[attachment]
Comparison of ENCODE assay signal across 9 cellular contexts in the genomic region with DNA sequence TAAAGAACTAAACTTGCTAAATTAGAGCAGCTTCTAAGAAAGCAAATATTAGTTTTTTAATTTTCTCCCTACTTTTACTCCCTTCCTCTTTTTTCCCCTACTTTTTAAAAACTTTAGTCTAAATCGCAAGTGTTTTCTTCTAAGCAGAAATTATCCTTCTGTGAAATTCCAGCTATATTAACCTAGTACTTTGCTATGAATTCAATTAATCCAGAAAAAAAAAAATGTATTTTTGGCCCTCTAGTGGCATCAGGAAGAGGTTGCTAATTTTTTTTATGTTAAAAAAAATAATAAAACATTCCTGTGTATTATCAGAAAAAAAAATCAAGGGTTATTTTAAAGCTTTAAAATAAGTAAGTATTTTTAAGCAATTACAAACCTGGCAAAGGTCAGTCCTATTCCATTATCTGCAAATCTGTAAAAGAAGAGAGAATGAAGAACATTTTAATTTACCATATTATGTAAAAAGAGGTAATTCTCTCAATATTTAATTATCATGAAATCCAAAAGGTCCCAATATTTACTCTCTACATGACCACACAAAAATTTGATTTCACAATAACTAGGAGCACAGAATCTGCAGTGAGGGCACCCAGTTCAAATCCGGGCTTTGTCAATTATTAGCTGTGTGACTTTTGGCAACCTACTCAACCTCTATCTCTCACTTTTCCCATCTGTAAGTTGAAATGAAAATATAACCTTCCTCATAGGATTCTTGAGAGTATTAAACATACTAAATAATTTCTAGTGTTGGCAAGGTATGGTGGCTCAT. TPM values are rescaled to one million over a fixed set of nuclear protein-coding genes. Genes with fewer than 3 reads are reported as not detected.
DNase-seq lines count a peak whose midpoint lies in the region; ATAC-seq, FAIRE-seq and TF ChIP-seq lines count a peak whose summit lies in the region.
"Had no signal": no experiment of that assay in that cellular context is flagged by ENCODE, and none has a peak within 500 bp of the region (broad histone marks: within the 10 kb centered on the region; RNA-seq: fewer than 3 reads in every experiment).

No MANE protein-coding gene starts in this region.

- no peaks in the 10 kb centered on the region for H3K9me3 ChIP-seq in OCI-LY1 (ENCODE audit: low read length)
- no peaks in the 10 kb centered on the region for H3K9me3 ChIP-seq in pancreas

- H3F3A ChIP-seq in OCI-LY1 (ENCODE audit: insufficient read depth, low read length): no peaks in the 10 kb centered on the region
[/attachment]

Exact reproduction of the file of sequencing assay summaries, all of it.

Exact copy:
Comparison of ENCODE assay signal across 9 cellular contexts in the genomic region with DNA sequence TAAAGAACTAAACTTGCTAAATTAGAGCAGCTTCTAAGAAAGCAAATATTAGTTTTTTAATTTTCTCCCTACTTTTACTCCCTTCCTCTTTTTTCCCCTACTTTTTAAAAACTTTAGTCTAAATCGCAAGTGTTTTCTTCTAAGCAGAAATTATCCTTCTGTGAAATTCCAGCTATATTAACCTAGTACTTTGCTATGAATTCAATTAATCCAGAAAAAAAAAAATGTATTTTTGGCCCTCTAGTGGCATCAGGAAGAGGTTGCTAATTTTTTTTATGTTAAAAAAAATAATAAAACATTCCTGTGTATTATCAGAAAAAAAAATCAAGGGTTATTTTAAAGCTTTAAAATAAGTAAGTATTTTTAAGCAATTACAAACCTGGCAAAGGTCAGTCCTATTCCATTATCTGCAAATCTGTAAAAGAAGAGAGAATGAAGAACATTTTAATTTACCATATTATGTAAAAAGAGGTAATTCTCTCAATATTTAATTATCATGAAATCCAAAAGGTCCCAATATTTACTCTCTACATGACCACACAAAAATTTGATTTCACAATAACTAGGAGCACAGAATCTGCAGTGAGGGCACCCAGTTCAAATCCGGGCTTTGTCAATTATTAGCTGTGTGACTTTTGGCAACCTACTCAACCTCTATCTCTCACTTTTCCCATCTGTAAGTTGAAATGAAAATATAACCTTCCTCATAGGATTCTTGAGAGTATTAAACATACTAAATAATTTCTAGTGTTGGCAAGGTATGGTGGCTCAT. TPM values are rescaled to one million over a fixed set of nuclear protein-coding genes. Genes with fewer than 3 reads are reported as not detected.
DNase-seq lines count a peak whose midpoint lies in the region; ATAC-seq, FAIRE-seq and TF ChIP-seq lines count a peak whose summit lies in the region.
"Had no signal": no experiment of that assay in that cellular context is flagged by ENCODE, and none has a peak within 500 bp of the region (broad histone marks: within the 10 kb centered on the region; RNA-seq: fewer than 3 reads in every experiment).

No MANE protein-coding gene starts in this region.

- no peaks in the 10 kb centered on the region for H3K9me3 ChIP-seq in OCI-LY1 (ENCODE audit: low read length)
- no peaks in the 10 kb centered on the region for H3K9me3 ChIP-seq in pancreas

- H3F3A ChIP-seq in OCI-LY1 (ENCODE audit: insufficient read depth, low read length): no peaks in the 10 kb centered on the region